As we prepare to celebrate our 13th birthday this weekend, it’s hard not to reflect on how far we have come in such a short space of time. 13 runners and a handful of volunteers at our first event has grown into a global community of more than 2.5 million participants. And while the numbers are impressive, it’s the friendships, the life-changing stories and the positivity that I have always seen as the true measure of our success.
For a while now I’ve been contemplating what parkrun really is and the values we represent. It’s no secret that I was an injured runner when I came up with the idea of parkrun, and the 5k run was the ‘hook’ to get my mates to the park at 9am each Saturday. Really though, it was all about creating an opportunity to catch up with those friends in the park cafe afterwards.
Of course parkrun has adapted and evolved since those early days, but the reason that so many communities have embraced it hasn’t changed - it brings people together in a social, supportive and non-competitive environment. parkruns are not races, there are no winners, and we celebrate participation - whether it be walking, running or volunteering - over performance.
Yes parkruns are timed for people who want to keep track of their own personal improvements, there are finishing positions and age grading percentages too, all of these though are instruments for measuring personal progression, if that’s what you want. We regularly hear stories of people who are achieving what they never thought possible, but for many parkrunners it is simply about running or walking with like-minded people and being part of their local community. We value everyone at parkrun equally and the fact that 80,000 people who previously did no physical activity have become active through parkrun over the past three years alone, demonstrates how successful we have been at breaking down the barriers to taking part in regular physical activity.
Yet despite growing into the world’s largest running event, there are still people in running circles who don’t quite understand parkrun in the same way we do. As many of you will know, the editor of Runner’s World magazine in the UK recently asked a journalist to attend a parkrun to secretly ‘cheat’ by not completing the full 5k, and then write about his experience.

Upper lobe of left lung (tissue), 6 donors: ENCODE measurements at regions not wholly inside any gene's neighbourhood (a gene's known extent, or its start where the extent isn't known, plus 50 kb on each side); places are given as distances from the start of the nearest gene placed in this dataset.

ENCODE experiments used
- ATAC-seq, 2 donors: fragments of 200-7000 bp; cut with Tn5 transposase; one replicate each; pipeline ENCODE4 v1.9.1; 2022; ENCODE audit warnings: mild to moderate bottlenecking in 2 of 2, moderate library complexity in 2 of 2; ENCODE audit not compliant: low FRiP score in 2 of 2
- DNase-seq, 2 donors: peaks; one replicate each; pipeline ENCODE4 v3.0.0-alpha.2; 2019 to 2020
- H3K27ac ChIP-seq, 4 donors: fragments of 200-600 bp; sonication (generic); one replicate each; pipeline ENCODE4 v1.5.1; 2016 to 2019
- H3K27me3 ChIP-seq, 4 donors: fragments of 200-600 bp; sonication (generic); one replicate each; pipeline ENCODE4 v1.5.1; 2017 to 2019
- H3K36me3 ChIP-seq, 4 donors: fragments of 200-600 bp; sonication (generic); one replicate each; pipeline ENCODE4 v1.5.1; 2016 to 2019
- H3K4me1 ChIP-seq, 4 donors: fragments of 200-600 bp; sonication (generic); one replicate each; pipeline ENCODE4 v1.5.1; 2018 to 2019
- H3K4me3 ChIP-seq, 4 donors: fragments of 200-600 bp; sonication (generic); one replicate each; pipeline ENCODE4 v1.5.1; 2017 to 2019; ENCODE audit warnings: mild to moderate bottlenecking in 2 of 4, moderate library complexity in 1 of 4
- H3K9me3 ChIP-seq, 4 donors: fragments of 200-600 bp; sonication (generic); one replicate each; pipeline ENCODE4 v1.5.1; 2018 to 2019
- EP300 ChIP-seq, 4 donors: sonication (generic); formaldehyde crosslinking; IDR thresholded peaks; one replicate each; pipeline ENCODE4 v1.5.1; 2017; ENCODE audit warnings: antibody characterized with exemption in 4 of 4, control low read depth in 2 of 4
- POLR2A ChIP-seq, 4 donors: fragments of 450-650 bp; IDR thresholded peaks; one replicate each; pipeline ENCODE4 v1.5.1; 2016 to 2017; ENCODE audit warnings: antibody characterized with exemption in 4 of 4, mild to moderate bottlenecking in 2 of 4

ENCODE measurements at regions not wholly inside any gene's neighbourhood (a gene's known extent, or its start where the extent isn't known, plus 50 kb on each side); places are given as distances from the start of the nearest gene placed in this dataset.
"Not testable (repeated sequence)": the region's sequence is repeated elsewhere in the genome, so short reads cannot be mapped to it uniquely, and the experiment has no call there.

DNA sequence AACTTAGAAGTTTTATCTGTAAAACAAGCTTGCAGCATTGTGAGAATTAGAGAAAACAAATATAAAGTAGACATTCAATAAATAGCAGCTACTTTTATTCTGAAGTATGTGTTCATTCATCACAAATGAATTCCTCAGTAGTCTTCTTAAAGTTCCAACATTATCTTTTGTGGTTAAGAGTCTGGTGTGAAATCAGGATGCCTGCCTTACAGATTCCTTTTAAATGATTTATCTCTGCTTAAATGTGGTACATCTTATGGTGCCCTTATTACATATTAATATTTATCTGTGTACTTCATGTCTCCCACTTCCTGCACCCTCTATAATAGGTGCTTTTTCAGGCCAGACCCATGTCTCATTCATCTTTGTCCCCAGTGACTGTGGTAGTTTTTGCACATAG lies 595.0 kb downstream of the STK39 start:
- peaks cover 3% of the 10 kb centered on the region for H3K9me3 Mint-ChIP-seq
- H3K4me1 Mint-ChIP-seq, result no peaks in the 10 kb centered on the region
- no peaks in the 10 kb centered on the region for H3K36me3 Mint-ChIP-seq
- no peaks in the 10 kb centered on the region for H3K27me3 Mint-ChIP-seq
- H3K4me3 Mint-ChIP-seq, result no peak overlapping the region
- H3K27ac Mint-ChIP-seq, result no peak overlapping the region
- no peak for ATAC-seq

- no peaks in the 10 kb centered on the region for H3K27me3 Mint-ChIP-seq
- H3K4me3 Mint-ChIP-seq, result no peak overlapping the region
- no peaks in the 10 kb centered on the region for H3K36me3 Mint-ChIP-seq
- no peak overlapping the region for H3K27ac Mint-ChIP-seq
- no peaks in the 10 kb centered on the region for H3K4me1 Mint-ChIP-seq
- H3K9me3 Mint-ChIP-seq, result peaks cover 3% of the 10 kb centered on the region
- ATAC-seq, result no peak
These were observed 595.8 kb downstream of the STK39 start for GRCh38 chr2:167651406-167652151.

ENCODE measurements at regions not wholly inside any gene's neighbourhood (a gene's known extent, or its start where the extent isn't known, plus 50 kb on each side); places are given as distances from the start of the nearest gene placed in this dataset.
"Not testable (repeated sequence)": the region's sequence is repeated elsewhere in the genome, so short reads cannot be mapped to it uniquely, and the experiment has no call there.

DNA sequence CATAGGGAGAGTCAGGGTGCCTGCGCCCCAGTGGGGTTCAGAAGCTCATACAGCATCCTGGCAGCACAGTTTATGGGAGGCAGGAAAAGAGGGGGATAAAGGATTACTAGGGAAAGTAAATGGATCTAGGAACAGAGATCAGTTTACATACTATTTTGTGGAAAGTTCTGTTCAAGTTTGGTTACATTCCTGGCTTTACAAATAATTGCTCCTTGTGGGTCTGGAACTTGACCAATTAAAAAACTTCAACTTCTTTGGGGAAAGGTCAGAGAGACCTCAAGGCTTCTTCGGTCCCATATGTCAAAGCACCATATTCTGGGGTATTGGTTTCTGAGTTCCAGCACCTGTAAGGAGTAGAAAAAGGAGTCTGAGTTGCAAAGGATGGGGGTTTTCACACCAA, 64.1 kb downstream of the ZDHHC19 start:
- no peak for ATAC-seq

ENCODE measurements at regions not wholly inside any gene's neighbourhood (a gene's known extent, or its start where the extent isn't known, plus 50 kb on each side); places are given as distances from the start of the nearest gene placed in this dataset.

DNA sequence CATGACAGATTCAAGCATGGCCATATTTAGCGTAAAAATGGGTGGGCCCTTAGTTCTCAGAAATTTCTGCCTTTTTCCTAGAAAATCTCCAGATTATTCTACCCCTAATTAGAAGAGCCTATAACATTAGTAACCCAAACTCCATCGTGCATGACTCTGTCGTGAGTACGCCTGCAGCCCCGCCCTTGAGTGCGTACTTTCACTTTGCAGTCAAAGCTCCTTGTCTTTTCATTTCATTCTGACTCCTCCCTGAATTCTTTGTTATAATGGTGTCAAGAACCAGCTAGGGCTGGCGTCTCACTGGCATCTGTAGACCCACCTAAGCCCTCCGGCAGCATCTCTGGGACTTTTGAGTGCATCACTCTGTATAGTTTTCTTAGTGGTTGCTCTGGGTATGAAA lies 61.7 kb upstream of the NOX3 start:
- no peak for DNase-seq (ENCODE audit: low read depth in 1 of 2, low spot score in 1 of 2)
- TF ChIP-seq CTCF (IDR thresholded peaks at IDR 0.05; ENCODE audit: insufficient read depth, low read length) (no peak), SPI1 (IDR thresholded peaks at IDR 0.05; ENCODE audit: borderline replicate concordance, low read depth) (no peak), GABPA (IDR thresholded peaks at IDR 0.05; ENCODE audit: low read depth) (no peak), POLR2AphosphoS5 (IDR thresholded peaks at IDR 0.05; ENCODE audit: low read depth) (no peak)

I share the disappointment that was clearly expressed by both parkrunners and the wider running community in response to this article. I’m most disappointed at the foundations and fabric of our community being challenged by an established and respected publication, by the deliberate attempt to undermine the authority of the team of volunteers delivering the event, and the impact the article could have in dismissing the achievements of so many parkrunners.
I’d have expected the role of a major running publication to be to positively promote participation in running and volunteering, not attempt to undermine it for the sake of a publicity stunt. It was the behaviour I would expect of the gutter press, not a supposedly pro-running magazine, and I shall exercise my personal right to not purchase that magazine any more as I feel it has let all runners and volunteers down.
Of course, the subject of the article is a pointless one. Our events are not races, it is not a competition. 13 years ago, when I started our first event, I called it ‘Bushy Park Time Trial’. It was always a timed run, offering the opportunity to measure progress on a weekly basis, and those principles still exist: there are no winners, or prizes, and so should someone choose to cheat, they choose only to cheat themselves. It is not the responsibility of our volunteers to officiate, and it isn’t something that other parkrunners should be concerned about.
My first ever experience of parkrun was as a volunteer, and volunteering has been the cornerstone of parkrun since the beginning. It should be a positive and life-affirming experience, and it saddens me that this wasn’t the case for these volunteers in the Runner’s World article, who feel the magazine attempted to humiliate them. It didn’t succeed though; all Runner’s World managed to do was humiliate itself.
So on that note, I would like to say a personal thank you to the team of volunteers at that event that day, and to each and every one of you, who all play an important role in promoting the values that we stand for. parkrun is so much more than a traditional running event and spreading that message far and wide is helping us to create a healthier and happier planet.
Whichever parkrun you are walking, jogging, running or volunteering at this weekend, I would like to wish you a happy International parkrun Day.
Paul Sinton-Hewitt, CBE